# Understanding the "long-term corporate interest rates" and equity bond in the quote

I'm reading Warren Buffett and the Interpretation of Financial Statements and quote:

Consider this: With long-term corporate interest rates at approximately 6.5% in 2007, Warren’s Washington Post equity bonds/shares, with a pretax \$54 earnings/interest payment, were worth approximately \$830 per equity bond/share that year (\$54 ÷ .065 = \$830). During 2007, Warren’s Washington Post equity bonds/shares traded in a range of between \$726 and \$885 a share, which is right about in line with the equity bond’s capitalized value of \$830 a share.

I have multiple questions:

1. The `long-term corporate interest rates` does not seem to reach 6.5% in 2007, according to these following links. Am I looking at the wrong place?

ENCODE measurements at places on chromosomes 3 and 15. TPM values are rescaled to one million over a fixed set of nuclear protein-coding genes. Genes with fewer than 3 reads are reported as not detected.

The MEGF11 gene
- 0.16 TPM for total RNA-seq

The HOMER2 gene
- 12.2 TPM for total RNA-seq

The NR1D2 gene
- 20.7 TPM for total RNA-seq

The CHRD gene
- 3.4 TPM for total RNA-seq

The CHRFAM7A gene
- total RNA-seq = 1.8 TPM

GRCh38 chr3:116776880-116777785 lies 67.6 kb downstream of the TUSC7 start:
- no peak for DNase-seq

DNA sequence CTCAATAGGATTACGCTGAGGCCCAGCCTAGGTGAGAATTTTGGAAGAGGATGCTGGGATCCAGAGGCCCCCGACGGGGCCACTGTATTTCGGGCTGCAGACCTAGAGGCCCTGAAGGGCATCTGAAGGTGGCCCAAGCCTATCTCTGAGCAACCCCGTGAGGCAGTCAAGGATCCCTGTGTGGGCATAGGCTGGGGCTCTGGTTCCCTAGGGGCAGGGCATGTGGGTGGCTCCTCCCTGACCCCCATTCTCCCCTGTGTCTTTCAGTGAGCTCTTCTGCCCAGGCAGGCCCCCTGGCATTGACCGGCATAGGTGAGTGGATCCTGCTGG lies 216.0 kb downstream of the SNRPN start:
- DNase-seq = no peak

2. I'm not sure if I understood the `equity bond` in this chapter. The author is relating the reciprocal of P/E ratio to the current long-term interest rates, why is that? The logic seems to be the following:
1. With the rate at 6.5%, the P/E ratio should be 100/6.5=15.38, so the estimated stock price should be \$54*15.38=\$830.
2. If a company has durable competitive advantage and its stock has a P/E ratio lower than 15.38, it would be good to invest.